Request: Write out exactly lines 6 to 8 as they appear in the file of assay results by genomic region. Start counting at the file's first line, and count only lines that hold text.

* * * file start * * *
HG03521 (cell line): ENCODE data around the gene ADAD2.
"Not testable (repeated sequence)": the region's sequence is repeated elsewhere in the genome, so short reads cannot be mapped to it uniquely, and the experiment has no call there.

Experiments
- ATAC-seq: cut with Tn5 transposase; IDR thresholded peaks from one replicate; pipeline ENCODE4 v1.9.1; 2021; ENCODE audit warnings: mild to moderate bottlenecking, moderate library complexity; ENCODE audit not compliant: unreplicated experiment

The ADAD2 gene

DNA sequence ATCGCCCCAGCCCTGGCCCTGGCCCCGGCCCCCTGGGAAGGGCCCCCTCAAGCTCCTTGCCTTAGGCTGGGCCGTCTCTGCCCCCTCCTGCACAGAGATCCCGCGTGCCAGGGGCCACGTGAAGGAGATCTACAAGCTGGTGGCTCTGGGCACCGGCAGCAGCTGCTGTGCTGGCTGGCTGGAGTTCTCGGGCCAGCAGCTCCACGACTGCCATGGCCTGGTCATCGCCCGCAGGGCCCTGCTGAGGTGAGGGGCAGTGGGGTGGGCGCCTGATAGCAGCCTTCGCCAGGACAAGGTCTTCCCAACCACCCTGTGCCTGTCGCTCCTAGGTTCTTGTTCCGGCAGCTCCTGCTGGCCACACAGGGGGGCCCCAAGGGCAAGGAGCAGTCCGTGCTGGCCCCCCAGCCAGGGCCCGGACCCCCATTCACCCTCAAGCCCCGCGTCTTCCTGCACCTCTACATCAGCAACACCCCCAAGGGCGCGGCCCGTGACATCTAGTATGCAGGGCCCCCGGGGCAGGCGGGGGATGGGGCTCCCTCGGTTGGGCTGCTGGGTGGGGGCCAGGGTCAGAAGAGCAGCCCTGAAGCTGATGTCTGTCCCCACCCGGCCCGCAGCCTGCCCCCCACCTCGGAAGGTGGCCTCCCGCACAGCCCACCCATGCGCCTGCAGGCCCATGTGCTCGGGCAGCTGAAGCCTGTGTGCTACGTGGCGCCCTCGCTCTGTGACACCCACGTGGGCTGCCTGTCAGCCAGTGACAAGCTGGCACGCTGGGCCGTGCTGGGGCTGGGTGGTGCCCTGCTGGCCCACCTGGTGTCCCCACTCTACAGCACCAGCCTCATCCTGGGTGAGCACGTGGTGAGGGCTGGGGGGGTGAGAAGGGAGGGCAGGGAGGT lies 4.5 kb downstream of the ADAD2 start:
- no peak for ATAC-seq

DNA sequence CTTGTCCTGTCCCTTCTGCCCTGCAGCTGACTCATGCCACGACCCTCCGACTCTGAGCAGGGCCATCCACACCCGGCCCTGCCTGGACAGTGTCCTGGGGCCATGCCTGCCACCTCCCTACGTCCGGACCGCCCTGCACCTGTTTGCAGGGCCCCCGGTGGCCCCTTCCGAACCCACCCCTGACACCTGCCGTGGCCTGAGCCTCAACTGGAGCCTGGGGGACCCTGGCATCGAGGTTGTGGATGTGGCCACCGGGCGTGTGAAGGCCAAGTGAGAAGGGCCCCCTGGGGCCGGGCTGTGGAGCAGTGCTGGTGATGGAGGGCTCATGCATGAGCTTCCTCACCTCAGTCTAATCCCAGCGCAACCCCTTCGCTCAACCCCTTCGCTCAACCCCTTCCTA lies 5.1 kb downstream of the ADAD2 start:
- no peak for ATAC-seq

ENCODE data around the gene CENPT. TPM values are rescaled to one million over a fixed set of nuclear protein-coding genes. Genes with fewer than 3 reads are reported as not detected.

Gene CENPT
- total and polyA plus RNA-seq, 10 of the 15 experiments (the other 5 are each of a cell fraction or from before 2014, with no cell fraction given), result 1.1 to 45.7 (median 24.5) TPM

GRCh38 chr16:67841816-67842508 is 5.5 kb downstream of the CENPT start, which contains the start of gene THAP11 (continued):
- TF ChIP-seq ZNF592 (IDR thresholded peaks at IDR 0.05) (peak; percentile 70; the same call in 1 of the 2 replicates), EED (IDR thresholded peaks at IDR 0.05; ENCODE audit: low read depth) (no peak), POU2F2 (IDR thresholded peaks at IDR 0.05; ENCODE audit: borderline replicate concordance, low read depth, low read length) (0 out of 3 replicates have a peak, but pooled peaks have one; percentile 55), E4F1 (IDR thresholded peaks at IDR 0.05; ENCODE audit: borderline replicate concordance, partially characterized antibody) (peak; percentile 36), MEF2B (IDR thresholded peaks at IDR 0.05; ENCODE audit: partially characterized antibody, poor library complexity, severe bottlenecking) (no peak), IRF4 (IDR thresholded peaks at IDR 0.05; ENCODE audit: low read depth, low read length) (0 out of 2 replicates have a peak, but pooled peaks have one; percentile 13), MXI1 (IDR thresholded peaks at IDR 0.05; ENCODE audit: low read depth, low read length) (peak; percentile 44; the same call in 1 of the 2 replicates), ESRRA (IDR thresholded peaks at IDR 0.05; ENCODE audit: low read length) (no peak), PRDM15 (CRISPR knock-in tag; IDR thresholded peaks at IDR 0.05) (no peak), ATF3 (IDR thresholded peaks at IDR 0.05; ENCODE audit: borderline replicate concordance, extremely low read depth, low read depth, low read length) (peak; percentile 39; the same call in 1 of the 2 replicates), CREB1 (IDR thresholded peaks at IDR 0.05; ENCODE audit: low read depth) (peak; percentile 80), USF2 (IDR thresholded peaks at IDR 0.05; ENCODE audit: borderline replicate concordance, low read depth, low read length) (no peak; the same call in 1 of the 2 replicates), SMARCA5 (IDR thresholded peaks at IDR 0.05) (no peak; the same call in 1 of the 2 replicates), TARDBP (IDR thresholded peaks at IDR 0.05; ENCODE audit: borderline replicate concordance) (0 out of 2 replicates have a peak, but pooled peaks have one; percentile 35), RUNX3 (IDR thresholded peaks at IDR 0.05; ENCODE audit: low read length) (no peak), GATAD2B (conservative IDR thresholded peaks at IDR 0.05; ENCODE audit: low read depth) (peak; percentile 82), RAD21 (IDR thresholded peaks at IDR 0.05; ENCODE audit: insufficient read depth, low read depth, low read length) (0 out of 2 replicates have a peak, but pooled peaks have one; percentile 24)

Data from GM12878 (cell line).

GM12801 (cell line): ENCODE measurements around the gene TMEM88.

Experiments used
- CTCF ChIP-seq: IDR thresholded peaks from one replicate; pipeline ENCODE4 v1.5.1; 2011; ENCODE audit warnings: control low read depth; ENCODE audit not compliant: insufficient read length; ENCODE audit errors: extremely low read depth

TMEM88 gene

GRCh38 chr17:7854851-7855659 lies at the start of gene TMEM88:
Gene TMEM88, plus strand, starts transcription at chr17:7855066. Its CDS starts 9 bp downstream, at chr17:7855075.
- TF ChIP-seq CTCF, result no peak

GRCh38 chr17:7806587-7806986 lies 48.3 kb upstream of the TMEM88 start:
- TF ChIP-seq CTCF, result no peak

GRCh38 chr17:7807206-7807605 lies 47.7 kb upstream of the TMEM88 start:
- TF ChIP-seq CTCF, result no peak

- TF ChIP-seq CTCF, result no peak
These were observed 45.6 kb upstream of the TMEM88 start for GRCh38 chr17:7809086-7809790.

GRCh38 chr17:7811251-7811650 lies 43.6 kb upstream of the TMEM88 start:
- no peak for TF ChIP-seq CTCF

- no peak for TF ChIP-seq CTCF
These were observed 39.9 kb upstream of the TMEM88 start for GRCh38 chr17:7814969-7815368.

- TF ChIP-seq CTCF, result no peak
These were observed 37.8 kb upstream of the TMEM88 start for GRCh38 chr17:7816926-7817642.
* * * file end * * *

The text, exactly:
DNA sequence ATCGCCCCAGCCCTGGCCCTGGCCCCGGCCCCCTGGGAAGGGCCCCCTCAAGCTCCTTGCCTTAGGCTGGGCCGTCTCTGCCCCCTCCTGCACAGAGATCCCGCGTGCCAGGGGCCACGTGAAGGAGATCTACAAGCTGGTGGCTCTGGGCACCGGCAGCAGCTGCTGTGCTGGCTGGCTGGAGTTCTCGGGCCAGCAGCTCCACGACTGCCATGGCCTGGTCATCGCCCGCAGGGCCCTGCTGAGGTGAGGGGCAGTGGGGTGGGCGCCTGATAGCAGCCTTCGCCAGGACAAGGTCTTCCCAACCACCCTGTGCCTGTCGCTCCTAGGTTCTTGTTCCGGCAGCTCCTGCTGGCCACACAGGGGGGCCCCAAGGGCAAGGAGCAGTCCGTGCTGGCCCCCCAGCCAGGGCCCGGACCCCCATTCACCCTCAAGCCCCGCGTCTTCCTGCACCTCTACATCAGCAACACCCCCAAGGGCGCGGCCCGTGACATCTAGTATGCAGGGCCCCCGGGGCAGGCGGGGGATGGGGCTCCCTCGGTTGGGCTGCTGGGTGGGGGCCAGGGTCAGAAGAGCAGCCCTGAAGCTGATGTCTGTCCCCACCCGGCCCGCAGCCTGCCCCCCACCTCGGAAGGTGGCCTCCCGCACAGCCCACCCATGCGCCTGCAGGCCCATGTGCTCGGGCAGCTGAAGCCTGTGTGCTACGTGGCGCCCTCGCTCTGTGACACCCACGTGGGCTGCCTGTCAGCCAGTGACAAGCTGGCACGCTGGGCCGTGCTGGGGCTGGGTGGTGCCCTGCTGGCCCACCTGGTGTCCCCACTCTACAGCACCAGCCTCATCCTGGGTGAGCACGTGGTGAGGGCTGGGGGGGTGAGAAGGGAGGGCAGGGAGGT lies 4.5 kb downstream of the ADAD2 start:
- no peak for ATAC-seq

DNA sequence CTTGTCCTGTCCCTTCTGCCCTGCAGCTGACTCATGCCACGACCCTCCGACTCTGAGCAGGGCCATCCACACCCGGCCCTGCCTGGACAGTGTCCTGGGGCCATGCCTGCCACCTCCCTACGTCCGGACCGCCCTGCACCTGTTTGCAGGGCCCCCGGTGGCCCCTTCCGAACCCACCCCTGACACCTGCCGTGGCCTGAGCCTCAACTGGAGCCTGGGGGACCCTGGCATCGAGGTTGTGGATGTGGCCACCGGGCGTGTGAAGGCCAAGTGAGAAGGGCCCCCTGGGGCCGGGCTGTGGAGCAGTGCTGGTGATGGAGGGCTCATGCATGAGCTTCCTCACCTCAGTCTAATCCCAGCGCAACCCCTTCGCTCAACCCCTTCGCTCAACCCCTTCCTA lies 5.1 kb downstream of the ADAD2 start: